The role of temperature and maternal ration in embryo survival: using the dumpling squid
Euprymna tasmanica as a model
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Steer, MA and Moltschaniwskyj, NA and Nichols, DS and Miller, MR, The role of temperature and maternal ration in embryo survival: using the dumpling squid
Euprymna tasmanica as a model, Journal of Experimental Marine Biology and Ecology, 307, (1) pp. 73-89. ISSN 0022-0981 (2004) [Refereed Article]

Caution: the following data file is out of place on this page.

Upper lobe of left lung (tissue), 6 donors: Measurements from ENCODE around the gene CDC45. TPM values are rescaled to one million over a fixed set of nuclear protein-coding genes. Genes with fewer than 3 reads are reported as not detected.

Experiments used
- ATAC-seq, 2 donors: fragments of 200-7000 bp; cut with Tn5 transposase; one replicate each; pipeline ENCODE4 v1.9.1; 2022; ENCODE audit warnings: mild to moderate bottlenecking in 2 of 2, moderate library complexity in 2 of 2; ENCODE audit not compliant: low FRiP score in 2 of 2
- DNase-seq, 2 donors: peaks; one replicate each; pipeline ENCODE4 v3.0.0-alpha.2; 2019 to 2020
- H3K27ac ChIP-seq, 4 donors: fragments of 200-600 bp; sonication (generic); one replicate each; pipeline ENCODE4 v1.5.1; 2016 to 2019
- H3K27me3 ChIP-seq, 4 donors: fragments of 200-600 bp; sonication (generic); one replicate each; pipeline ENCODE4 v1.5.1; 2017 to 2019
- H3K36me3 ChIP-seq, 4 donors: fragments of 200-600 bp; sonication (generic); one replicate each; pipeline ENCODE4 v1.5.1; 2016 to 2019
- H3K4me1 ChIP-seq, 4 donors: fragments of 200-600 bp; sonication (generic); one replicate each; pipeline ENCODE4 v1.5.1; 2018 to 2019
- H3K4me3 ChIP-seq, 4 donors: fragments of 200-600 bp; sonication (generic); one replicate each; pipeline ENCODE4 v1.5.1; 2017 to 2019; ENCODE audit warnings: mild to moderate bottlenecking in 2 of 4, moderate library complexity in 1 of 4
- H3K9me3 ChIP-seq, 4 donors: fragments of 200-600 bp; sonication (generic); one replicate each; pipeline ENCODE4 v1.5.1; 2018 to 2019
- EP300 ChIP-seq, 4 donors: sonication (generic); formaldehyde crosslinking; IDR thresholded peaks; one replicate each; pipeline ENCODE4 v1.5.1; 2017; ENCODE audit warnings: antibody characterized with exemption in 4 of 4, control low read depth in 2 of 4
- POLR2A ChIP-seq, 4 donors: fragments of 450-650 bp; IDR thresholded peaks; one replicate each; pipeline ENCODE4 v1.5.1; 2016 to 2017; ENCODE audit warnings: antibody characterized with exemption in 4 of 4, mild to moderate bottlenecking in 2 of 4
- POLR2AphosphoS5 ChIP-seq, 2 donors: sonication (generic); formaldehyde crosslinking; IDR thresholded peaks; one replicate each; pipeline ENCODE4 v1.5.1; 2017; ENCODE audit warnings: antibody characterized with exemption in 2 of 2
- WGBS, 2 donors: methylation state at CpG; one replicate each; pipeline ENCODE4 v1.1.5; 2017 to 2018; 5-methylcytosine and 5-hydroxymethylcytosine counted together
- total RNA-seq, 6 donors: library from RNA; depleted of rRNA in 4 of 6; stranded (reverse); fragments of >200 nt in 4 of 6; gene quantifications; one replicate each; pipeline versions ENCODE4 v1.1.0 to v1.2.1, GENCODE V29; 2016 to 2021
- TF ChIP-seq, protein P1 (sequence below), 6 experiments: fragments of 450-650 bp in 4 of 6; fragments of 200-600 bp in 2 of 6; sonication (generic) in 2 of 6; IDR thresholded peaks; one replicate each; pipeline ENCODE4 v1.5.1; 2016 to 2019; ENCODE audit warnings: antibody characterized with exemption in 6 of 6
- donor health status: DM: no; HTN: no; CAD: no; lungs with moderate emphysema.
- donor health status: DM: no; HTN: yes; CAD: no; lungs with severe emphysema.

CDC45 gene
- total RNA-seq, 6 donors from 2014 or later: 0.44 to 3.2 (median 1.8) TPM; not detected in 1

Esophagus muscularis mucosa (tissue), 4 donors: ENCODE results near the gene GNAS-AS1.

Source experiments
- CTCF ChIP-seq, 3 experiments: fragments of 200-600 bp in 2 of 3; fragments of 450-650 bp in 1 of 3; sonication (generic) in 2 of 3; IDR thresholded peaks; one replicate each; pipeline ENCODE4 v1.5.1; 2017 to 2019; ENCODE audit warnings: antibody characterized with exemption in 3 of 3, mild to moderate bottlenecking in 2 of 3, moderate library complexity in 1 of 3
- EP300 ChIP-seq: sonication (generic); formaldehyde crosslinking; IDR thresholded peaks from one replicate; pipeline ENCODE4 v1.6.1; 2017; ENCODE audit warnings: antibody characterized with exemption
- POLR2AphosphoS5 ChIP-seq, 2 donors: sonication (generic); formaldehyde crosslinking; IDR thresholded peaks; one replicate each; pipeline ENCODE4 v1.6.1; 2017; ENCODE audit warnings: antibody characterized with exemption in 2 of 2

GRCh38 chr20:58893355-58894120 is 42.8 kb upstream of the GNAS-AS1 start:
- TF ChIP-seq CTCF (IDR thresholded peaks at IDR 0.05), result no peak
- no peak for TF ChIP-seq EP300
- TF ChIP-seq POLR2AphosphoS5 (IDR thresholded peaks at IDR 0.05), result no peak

Using a 'model' sepiolid, Euprymna tasmanica, this study investigated the role of maternal nutritional and thermal history on egg quality and subsequent embryo survival. E. tasmanica is a multiple spawner, therefore it was possible to track egg quality and hatching success over successive spawning episodes. A two-factor orthogonal experimental design, involving two feeding levels (high and low rations) and two temperatures (summer and winter), was implemented with half of the replicates used to explore embryonic development and the remaining half examining egg-yolk quality via fatty acid analysis. Differences in reproductive output and embryo mortality were largely attributed to maternal ration and not temperature. Females maintained on low ration produced smaller clutches, consisting of smaller eggs and exhibiting higher embryo mortality rates than high ration females. Both batch fecundity and relative hatching success declined over successive clutches. Lipid content was also significantly lower in low ration females, however, the relative quality in terms of lipid and fatty acid constituents was maintained regardless of treatment and spawning frequency. It is suggested that elevated embryo mortality rate in eggs spawned by low-fed females was a function of insufficient maternally derived yolk resources to fuel embryogenesis. Results indicate that maternal nutritional and reproductive history are important determinates for offspring survival, potentially having significant effects on the magnitude of subsequent recruitment events in squid populations. © 2004 Elsevier B.V. All rights reserved.
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